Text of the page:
That was my first dream as a Towson University alum. Or at least the first one that managed to be burnt into my memory. It was beyond bizarre. I woke up relieved. Not concerned about the unfamiliar town, or the 700-foot drop. Not worried about the fist fight between students of two area colleges. And certainly not thinking about the three Towson recruits (they all sucked in the dream, anyway). I was relieved because I didn’t have to rush back to my apartment, eat, shower, and get ready for afternoon classes. All in 11 minutes.
I wasn’t late, because as of May 24th, I was done.
It began to set in as I drove home from Baltimore’s Inner Harbor. After the ceremony, I went with my family–father, Paul; mother, Luella; sister, Nicole; brothers, Ethan and Justin; Justin’s wife Amie; and Aunt Lois–to the Rusty Scupper for a celebratory dinner along the water of the Chesapeake Bay. Something about the city of Baltimore finally made me realize that I was leaving.
I first visited the area in the summer before my freshman year at Phil-Mont Christian Academy. My father was speaking to a group of teenagers at a Christian camp in the suburbs of Baltimore. We drove down Bel Air Road, a road I would become familiar with in college. We navigated the traffic of I-83 and 695, both of which I have driven with great regularity. We explored the Inner Harbor, a place I would go on dates or with my parents when they came to visit. I came along with my dad on these summer trips each of the following couple years. They became a staple of my summers.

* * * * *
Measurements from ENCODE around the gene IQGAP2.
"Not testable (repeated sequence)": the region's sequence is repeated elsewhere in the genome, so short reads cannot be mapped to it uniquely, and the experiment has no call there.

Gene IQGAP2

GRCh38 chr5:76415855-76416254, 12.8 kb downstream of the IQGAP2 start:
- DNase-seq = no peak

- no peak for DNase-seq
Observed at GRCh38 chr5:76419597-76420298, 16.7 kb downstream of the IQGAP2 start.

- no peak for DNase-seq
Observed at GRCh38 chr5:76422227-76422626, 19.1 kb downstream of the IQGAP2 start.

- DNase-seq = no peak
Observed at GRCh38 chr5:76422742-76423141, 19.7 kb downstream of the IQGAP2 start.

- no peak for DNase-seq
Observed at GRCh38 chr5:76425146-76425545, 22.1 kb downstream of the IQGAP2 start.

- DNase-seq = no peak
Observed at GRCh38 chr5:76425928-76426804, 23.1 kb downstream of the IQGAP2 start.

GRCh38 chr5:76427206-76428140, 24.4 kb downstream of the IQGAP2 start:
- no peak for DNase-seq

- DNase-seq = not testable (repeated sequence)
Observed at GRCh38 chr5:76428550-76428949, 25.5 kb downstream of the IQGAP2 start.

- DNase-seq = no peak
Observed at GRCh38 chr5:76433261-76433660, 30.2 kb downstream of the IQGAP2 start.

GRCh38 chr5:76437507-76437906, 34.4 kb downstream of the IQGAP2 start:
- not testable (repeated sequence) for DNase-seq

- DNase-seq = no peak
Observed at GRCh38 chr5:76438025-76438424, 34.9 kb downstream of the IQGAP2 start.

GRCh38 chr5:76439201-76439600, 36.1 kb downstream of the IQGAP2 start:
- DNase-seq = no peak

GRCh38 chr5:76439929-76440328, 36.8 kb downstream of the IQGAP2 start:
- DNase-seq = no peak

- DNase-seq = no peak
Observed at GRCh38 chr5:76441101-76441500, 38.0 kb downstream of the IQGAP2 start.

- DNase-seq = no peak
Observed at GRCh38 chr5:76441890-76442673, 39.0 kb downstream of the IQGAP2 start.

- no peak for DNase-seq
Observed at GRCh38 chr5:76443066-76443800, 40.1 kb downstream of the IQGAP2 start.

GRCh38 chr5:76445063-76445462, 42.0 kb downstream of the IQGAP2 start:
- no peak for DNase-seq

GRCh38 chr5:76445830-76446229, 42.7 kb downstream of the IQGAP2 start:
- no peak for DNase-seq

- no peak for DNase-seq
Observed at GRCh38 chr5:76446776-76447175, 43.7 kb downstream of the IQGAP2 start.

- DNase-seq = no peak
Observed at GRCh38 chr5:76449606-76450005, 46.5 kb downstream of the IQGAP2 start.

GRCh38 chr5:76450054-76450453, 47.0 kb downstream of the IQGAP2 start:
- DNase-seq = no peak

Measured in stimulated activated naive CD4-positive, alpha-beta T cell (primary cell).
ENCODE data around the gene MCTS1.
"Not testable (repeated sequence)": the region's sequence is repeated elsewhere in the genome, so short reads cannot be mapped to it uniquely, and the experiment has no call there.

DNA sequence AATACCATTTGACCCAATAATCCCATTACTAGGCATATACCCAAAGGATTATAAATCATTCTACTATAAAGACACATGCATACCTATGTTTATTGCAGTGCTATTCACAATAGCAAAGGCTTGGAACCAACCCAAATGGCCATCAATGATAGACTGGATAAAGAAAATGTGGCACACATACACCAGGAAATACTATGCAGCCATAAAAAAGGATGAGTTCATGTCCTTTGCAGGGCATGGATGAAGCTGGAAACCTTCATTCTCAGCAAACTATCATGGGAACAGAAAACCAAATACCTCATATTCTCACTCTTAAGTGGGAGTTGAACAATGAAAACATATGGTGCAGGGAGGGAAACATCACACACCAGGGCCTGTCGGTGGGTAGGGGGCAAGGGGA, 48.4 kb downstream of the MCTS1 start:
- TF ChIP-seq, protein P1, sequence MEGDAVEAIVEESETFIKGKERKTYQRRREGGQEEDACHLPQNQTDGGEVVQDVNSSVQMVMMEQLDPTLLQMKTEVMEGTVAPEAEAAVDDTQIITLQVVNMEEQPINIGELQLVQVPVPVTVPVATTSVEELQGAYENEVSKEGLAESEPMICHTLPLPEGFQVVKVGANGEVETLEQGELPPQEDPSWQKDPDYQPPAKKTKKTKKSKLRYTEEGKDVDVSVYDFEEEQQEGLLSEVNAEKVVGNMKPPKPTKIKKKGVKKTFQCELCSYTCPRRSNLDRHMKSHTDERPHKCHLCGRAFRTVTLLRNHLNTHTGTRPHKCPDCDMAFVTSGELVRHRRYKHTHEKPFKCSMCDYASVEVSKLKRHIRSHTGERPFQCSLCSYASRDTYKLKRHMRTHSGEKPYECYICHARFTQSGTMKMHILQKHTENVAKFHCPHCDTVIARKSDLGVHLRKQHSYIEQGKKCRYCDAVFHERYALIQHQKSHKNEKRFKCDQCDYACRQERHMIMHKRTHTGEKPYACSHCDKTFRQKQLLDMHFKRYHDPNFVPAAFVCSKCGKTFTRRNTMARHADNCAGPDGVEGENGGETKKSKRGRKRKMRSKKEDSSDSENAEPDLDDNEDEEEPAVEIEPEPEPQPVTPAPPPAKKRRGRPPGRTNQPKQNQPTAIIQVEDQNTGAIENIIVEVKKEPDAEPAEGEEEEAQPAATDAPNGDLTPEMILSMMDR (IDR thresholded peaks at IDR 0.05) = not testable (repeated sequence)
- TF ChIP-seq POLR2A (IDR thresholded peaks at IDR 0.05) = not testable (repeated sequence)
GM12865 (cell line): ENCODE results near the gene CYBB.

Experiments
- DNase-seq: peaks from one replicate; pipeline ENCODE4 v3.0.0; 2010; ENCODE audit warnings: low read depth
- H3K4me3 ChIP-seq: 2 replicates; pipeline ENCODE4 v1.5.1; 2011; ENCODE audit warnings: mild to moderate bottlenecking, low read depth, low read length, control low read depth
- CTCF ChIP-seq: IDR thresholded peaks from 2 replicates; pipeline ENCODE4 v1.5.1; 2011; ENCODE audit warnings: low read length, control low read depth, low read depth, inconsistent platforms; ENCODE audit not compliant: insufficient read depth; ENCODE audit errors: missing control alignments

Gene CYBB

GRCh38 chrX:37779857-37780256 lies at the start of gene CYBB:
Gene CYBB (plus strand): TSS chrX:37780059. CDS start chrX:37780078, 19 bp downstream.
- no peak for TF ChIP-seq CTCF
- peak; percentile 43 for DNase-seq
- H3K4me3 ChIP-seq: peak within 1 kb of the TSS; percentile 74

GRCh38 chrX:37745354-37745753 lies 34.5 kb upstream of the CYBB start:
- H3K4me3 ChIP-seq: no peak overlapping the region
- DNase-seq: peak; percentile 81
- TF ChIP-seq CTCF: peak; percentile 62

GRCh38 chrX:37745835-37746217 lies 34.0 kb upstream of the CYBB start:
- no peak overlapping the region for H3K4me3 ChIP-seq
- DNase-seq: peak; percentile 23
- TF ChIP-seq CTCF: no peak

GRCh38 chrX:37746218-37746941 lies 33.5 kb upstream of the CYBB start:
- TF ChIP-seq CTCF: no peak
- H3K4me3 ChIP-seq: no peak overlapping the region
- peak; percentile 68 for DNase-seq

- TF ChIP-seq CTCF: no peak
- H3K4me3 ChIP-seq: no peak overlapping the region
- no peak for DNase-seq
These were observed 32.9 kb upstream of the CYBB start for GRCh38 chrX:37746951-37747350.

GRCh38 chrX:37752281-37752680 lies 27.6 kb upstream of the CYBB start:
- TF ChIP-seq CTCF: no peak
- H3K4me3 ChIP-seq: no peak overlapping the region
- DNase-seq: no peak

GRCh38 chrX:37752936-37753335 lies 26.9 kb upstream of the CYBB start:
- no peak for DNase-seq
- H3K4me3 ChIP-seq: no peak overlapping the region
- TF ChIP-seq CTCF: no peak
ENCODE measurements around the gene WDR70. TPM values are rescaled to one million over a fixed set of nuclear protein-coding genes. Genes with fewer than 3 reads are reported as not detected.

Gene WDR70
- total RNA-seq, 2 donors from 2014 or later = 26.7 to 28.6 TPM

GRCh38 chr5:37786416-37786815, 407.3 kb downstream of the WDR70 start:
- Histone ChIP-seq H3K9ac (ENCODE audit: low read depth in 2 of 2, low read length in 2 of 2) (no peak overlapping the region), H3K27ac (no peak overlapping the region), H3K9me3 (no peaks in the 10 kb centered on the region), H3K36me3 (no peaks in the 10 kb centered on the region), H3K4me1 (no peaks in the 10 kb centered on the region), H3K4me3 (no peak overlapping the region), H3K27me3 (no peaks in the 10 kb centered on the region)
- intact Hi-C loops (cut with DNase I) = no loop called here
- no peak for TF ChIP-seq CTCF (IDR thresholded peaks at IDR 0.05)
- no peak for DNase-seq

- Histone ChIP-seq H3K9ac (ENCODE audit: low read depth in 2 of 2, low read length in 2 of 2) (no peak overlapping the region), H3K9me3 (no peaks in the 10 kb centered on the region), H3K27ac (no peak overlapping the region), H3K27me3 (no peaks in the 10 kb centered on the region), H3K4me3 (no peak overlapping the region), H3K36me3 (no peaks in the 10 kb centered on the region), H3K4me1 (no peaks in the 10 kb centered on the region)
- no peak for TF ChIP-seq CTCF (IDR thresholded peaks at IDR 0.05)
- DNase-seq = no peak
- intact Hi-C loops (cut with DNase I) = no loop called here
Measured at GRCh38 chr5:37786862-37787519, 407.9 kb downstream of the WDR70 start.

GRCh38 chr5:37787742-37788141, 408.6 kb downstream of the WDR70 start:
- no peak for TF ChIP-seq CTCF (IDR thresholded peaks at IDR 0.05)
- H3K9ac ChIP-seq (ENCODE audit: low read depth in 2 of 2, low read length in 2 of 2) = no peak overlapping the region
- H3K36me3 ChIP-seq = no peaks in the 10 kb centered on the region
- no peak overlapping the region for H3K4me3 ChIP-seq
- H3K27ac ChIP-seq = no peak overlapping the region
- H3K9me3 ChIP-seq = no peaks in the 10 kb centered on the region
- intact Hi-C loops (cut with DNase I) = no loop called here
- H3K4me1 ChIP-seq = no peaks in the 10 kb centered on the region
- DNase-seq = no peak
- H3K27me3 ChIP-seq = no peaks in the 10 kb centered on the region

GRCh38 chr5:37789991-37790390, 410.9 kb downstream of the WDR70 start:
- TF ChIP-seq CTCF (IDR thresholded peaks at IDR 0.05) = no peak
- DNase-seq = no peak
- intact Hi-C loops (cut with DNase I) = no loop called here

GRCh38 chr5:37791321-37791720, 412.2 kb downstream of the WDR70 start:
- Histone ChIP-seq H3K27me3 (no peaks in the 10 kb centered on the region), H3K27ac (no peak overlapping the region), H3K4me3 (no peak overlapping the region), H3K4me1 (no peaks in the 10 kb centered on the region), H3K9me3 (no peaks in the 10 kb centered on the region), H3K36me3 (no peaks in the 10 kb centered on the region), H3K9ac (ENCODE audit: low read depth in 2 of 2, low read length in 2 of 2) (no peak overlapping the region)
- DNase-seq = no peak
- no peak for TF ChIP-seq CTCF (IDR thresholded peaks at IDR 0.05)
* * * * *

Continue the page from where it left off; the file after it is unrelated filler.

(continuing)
My class trip sophomore year at Phil-Mont was to Baltimore. I knew my way around the Harbor at that point. My friends, many of which were from the suburbs of Philadelphia and had not yet explored downtown areas on their own, were fond of Baltimore. I was too.
“If I don’t live in Philadelphia when I’m older, I want to live in Baltimore,” I said.
It’s funny how that works out sometimes.
I began to think about the college environment. The amount of freedom that comes with the life of a student. A few hours of class each day, sometimes less. Weekends that often extend from Thursday night to Monday morning. No parents to guide and direct. No hall monitors to require you to be in class. No curfew. You truly make of it what you want. Don’t want to go to class? Don’t. However, we all learn at one point or another that the class you miss is almost always the class with the pop quiz. In fact, I’ve heard stories of students who rarely ever went to class. And when they did, they were presented with a test and a scantron sheet. I have a hard time figuring out if that’s good or bad timing.
We are conditioned to working eight hour days through elementary, middle, and high school. The workforce calls us back to that schedule. We get a break in between. Well, some people do at least. I stood in line in the basement of the Towson Center alongside Brian Stelter and Chris Taydus, waiting for the student processional at the opening of Thursday’s afternoon commencement. Two fellow graduates, who rarely got such a break.
Stelter and I have been with The Towerlight since we were freshmen. I was content to remain a Sports Assitant Editor through my years (although I made the jump to Associate Editor my final semester). His aspirations were not so easily satisfied. He climbed from proofreader to Assoc. News Editor, and from News Editor to Editor in Chief. Stelter spent two years as EIC, significantly altering the paper’s content and design. Developing it into one that consistently increased its number of Society of Professional Journalists awards each year, found its way into College Publisher’s top-100 student newspaper websites on a consistent basis, and continuously challenged the minds of students, faculty, staff, and administration.